Vinaashakaale vipareetha buddhi pretty much explains the decision of the Sikkapatte Important Company of Karnataka to send out legal notices to three newspapers, seeking legal damages of Rs 2,000 crore (that is a little less than a third of Nandan Nilekani‘s net declared wealth of Rs 7,700 crore), “for loss of reputation and goodwill due to circulation of defamatory articles” in the said publications, presumably following the executive meltdown following N.R. Narayana Murthy‘s return to bossmanship.
Hopefully, the laundry list of impugned articles that have caused Rs 2,000 crore of damages, does not include this spoof letter, from one “R. Murty” to Dr D, published in Panache, the newly launched Friday supplement of The Economic Times.
Respected Dr D:
for loss and reputation and goodwill due to circulation of defamatory articles
I am a good son. I did what was expected of any South Indian Brahmin boy. I stood first in class (to nobody’s surprise) and I learnt the subtleties of the pre-Trinity and post-Trinity composers of Carnatic music by the time I was 10. I went to Cornell to pursue my degree, to MIT for my master’s and then to Harvard. Aced all of them. Didn’t even have to try.
I worked at Microsoft, which I would probably have headed if I weren’t called back, and I shall have more to say about that later.
I married the daughter and heiress of the TVS family (she’s a hottie). Can a son be more perfect than I have been? So far so good, and you must remember that I was not yet 30 before all of this happened. Then the fall. All right, not so much a catastrophe, but certainly a diversion from all of the world-conquering and giant-killing I had done after leaving Bengaluru in my teens.
My father returned to his old firm, ostensibly because it was in trouble, but, some whispered, because he was also at a loose end. I don’t want to say which is truer, but the fact is that he did return to take charge of something that he had given up. And he took me with him. He did not really ask me, so much as inform me. “Son, let’s set this thing right together.” I was made his assistant. Seriously? I thought.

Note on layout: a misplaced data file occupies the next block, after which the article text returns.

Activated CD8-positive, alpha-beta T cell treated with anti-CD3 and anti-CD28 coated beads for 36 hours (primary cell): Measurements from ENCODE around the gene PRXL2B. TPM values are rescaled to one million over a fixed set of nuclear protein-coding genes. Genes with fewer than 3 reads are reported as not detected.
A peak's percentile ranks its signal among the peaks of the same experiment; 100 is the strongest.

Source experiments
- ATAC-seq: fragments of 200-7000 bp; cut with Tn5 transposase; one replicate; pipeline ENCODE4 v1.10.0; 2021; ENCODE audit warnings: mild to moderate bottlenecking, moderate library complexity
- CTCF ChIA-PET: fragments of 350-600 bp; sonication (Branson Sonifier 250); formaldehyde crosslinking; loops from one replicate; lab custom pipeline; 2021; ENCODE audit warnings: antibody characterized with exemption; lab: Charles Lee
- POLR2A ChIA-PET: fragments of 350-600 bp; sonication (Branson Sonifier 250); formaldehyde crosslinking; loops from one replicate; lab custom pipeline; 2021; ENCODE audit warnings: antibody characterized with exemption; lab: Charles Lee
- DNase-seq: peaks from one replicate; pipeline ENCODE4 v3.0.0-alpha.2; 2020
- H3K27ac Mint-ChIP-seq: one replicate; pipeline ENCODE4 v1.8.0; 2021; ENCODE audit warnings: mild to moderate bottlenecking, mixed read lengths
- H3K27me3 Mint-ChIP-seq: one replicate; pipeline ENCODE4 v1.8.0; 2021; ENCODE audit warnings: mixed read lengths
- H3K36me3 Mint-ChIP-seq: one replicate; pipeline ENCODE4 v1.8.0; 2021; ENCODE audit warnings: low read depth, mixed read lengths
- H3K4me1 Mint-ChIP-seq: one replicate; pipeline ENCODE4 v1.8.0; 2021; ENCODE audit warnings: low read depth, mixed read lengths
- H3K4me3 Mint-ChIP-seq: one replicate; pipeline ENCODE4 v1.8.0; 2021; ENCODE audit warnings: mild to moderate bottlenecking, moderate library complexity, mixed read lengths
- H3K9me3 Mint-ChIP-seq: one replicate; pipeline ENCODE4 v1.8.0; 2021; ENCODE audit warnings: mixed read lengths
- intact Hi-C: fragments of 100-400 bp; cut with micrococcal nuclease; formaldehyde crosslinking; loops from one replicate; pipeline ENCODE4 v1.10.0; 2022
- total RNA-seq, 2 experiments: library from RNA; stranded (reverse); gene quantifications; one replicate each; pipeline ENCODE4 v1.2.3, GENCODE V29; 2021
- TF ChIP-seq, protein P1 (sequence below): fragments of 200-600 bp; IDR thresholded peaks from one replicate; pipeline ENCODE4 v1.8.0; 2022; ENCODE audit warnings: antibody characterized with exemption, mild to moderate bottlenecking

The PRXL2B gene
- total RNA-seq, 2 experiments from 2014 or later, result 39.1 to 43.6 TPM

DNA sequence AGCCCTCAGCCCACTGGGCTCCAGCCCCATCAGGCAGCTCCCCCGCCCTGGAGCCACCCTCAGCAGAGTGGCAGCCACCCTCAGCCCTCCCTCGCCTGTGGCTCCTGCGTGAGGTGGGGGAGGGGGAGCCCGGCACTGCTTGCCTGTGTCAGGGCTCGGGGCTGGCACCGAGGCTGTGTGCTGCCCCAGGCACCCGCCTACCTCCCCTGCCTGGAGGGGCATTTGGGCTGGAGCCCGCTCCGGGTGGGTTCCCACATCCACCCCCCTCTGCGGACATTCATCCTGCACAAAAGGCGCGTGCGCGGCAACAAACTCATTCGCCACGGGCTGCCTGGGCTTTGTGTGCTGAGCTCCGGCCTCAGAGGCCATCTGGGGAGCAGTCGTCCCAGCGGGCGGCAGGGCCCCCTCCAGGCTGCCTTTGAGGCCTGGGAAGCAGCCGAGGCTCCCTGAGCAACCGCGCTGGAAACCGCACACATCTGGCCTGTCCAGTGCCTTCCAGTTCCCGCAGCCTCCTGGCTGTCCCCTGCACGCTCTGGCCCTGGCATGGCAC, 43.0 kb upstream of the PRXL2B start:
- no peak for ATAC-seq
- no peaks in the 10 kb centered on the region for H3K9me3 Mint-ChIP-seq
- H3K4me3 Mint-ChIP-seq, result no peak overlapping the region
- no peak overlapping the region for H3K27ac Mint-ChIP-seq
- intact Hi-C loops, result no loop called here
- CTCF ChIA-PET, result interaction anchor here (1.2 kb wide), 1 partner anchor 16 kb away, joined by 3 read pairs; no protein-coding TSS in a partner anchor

What the heck kind of job is that for someone of my skills and background? Set up meetings and get the coffee? Nonetheless, I reported for work and have endured the drudgery of working with and reporting to my father.
I am bored out of my brilliant skull.
I want to head Microsoft and Apple and want to run start-ups that take on Google and Facebook. But, I’m managing this gigantic call centre instead. Not even managing it, mind you, merely drawing up timetables for the old man to do it. I don’t know what else I’m expected to do. It’s been a full year now and there seems to be no end in sight. How do I tell dad that I’ve had enough?
R Murty executive assistant to the chairman, Infosys
I feel your pain. Here are five ways to get your father to let you go:
1) Show up for work on Friday in your Speedos. 2) Interrupt his speech at the AGM with the question: “Why did you come back, dad?” 3) Include slides of your family holidays (dad in his shorts!) in his next PPT presentation to the Americans. 4) Repeat everything he says at board meetings. 5) Send out from his ID a message to all employees on the dos and don’ts of topless sunbathing.
I hope this helps. If it doesn’t, be strong. Go to your mom.
Text: courtesy The Economic Times